This study focused on the factors affecting the external information-seeking behavior related to public projects. We hypothesized that when people had the cognition that the result of an opinion expression could affect the acceptance decision on a public project, and when people appraised that the project was important to them, the frequency of the behavior was higher. However, the effect would be moderated if people felt that the time to seek information was limited or if they felt that they already had enough information to judge the acceptance. The prediction of the effect-cognition towards decision and the time pressure were examined in the first experiment and the prediction of the project importance and having enough information to judge acceptance were examined in the second experiment using a questionnaire. The results of this experiment supported our expectation except for having enough information to judge acceptance. It was shown that the effect-cognition towards decision affected the behavior directly, but the effect was moderated by time pressure in the first experiment. That is, participants in the high effect-cognition group answered that they sought external information than those in the low effect-cognition group. However, the tendency disappeared with high time pressure. Further, the project importance affected the behavior directly. However, having enough information did not moderate its effect in the second experiment. That is, participants in the high importance group answered that they sought external information more than those in the low importance group. We discuss how behavior in the future can be studied based on the experiment results.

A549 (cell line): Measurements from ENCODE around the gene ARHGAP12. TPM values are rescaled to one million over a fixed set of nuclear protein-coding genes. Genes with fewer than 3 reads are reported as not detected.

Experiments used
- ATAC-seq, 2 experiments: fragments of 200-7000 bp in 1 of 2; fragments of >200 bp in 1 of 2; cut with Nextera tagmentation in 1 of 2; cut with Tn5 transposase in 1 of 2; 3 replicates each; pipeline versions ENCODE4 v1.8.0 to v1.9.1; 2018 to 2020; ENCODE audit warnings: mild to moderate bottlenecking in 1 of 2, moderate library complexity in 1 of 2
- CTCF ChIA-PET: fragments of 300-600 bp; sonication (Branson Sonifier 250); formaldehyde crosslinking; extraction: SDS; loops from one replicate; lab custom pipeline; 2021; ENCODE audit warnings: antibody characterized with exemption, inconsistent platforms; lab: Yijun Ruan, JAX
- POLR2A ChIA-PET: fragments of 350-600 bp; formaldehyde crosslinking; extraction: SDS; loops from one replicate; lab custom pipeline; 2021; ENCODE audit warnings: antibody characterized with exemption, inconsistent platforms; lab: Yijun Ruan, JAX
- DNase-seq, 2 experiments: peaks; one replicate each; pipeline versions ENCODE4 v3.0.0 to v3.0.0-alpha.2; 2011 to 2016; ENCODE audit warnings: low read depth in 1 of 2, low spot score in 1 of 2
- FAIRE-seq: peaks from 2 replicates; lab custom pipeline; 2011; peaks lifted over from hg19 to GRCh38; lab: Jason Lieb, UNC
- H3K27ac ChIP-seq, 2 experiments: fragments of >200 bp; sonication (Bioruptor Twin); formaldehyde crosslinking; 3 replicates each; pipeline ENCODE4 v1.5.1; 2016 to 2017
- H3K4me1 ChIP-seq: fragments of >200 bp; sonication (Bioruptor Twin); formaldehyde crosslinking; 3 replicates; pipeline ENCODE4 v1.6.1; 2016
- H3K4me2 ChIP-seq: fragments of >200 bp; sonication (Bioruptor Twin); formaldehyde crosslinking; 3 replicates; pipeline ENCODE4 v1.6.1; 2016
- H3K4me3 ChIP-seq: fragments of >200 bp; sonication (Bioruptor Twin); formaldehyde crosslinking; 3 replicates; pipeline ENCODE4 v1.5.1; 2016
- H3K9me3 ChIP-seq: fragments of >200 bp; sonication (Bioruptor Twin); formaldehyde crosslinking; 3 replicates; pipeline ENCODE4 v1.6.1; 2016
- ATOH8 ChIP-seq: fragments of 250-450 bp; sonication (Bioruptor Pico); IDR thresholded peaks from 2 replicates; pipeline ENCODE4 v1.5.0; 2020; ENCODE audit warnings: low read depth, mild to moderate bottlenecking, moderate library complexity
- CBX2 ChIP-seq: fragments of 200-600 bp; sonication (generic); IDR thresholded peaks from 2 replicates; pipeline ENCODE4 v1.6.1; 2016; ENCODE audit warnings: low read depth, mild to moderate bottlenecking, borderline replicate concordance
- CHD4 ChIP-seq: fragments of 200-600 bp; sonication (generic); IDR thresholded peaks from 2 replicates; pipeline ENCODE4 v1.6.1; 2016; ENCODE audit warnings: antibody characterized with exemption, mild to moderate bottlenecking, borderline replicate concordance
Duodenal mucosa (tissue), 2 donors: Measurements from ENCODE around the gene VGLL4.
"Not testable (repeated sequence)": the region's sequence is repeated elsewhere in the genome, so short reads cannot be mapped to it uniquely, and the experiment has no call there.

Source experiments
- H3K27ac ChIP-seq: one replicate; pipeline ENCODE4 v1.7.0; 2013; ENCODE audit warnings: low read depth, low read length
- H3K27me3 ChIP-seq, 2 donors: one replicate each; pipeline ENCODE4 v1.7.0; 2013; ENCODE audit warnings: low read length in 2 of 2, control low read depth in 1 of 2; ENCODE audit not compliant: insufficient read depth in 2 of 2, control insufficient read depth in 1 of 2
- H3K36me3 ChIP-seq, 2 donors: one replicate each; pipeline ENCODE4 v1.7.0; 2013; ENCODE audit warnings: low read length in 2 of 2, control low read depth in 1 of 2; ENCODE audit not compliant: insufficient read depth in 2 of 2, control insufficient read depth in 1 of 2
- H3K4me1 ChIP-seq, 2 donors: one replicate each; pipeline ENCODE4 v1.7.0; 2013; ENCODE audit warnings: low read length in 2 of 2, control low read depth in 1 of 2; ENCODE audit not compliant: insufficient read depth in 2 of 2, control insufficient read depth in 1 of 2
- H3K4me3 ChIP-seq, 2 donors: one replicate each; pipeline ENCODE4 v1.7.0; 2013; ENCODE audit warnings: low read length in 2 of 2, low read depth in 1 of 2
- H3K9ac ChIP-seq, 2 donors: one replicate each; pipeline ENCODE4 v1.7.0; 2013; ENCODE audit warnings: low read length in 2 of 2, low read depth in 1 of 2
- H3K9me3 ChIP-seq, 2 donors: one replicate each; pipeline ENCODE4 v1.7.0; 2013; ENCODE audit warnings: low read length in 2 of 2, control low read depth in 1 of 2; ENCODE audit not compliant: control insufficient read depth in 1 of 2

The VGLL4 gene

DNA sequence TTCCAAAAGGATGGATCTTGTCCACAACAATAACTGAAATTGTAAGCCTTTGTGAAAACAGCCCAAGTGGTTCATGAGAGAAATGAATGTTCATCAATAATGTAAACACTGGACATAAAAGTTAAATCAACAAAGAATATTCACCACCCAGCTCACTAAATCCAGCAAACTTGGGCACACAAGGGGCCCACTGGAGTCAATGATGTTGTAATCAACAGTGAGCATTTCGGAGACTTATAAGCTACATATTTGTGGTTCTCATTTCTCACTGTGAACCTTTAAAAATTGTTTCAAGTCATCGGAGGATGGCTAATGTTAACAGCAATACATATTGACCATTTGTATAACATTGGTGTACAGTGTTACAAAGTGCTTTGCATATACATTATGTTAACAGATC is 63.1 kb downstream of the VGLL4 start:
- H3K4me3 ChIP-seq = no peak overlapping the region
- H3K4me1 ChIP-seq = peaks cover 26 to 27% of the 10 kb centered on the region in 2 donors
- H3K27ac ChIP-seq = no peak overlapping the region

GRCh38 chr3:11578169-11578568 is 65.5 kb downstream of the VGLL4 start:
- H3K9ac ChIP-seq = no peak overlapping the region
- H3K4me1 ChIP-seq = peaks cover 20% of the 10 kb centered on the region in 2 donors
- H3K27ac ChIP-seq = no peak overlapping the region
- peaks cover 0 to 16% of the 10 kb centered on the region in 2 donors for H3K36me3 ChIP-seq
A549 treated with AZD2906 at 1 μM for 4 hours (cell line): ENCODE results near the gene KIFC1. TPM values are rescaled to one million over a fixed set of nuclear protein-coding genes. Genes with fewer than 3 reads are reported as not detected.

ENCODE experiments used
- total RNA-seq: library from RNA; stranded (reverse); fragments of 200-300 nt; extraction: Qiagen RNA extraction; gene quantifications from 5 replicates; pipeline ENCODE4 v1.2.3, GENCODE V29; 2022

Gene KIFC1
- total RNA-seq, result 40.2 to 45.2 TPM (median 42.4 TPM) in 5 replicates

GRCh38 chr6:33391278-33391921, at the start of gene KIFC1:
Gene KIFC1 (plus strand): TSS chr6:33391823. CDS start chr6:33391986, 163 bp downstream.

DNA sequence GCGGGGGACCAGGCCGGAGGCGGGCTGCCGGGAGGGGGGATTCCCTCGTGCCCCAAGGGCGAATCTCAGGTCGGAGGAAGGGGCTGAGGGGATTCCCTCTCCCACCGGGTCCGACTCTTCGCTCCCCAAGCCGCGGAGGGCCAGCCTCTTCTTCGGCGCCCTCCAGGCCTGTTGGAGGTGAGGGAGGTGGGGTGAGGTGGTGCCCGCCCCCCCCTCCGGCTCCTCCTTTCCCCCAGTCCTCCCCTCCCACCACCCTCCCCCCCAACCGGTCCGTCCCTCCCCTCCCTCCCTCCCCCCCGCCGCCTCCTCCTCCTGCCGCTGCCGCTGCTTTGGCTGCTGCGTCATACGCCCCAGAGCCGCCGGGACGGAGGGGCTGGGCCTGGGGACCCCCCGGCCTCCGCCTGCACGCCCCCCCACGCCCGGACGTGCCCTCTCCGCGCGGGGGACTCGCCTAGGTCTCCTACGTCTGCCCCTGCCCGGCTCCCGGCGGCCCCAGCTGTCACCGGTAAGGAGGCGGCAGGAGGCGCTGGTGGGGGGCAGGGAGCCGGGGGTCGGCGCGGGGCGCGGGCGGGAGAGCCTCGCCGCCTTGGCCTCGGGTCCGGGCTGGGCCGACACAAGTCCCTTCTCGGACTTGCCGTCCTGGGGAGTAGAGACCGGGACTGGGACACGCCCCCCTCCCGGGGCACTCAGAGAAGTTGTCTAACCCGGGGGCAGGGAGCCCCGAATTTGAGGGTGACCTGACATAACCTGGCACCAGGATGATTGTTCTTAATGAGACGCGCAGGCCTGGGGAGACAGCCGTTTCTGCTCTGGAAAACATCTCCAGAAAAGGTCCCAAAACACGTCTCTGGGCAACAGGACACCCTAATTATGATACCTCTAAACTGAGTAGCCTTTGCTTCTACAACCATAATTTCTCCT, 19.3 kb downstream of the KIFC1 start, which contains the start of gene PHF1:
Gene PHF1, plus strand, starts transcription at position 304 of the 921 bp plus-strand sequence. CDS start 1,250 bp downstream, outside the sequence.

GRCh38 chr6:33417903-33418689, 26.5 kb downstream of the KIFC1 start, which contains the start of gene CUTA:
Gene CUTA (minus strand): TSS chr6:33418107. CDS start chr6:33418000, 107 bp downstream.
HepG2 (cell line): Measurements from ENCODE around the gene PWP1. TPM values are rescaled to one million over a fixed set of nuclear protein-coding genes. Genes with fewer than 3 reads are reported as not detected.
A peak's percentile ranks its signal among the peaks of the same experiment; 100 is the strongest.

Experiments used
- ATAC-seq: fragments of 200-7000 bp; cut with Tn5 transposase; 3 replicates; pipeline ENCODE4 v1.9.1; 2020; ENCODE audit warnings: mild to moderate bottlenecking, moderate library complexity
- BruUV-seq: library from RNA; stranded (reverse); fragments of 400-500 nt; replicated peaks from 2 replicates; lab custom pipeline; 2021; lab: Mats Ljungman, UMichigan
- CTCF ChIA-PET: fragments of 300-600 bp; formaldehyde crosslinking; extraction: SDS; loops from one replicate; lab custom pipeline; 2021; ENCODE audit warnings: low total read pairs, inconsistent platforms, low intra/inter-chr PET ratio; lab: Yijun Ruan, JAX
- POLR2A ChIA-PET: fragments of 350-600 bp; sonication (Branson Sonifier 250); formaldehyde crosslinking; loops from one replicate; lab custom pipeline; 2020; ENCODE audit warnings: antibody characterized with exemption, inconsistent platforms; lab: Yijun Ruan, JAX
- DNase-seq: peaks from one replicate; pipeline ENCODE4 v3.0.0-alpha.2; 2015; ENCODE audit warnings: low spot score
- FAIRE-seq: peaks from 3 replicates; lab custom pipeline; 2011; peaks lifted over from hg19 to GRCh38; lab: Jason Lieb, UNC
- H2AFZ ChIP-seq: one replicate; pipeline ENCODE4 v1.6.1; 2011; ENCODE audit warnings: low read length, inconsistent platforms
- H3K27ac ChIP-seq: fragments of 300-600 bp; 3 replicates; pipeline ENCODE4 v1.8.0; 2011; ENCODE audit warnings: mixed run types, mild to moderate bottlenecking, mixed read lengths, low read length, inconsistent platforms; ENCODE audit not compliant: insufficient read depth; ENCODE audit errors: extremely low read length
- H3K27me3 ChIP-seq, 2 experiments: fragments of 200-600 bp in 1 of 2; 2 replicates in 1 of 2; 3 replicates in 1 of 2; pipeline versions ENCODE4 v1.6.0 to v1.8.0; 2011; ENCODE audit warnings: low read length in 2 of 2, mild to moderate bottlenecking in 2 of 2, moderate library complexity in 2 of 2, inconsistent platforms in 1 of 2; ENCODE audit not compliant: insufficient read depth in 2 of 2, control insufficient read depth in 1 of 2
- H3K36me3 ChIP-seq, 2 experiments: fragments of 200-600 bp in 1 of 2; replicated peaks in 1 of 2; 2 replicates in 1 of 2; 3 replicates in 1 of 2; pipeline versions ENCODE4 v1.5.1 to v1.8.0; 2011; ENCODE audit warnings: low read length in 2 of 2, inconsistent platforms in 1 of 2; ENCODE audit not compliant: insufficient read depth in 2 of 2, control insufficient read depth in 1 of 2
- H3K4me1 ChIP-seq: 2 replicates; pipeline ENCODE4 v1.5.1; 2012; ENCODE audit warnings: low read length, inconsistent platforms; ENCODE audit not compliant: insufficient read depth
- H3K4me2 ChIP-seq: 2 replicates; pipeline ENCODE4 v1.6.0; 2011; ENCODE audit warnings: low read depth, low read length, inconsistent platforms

Existing research have investigated the effects of free will belief on aggressive behaviours. So far, studies have shown that when people's free will belief is denied, their motivation of self-control decreases, thereby increasing aggressive behaviours. An alternative and inconsistent account is that people who have strong belief in free will attributes the other party's attack to the actor's intention, which lead them to take revenge. Given that aggressions practically occur within a social interaction, the present study examined the relationship between free will belief and aggression in a social interactive situation. We hypothesized that people who have high free will belief will behave more aggressively when they are attacked by another individual. Based on a sample of 45 undergraduates, we measured free will beliefs and trait aggression as an individual-difference variable. We employed a modification of the Point Subtraction Aggression Paradigm in order to measure participants' aggressive behaviours. As a result, the effects of fatal determinism - a subscale of free will - were found significant. Specifically, when participants were unattacked by their interactive partner, those with low fatal determinism belief behaved less aggressively. Incurring no attack from the partner, participants may have experienced higher responsibility for taking aggressive actions themselves. Under such circumstance, having a low fatal determinism belief, and thus regarding their behaviour as undetermined by nature, may have further increased their sense of responsibility, consequently decreasing aggression. In contrast, when participants were attacked by their partner, aggressive behaviours increased on the whole relative to the non-attacked condition; receiving an attack may have simply provoked participants' motivation to revenge. This study highly suggests the relationship between fatal determinism belief and aggression in social interaction situations, offering a ground for future investigations including parameters to further explain the relationship.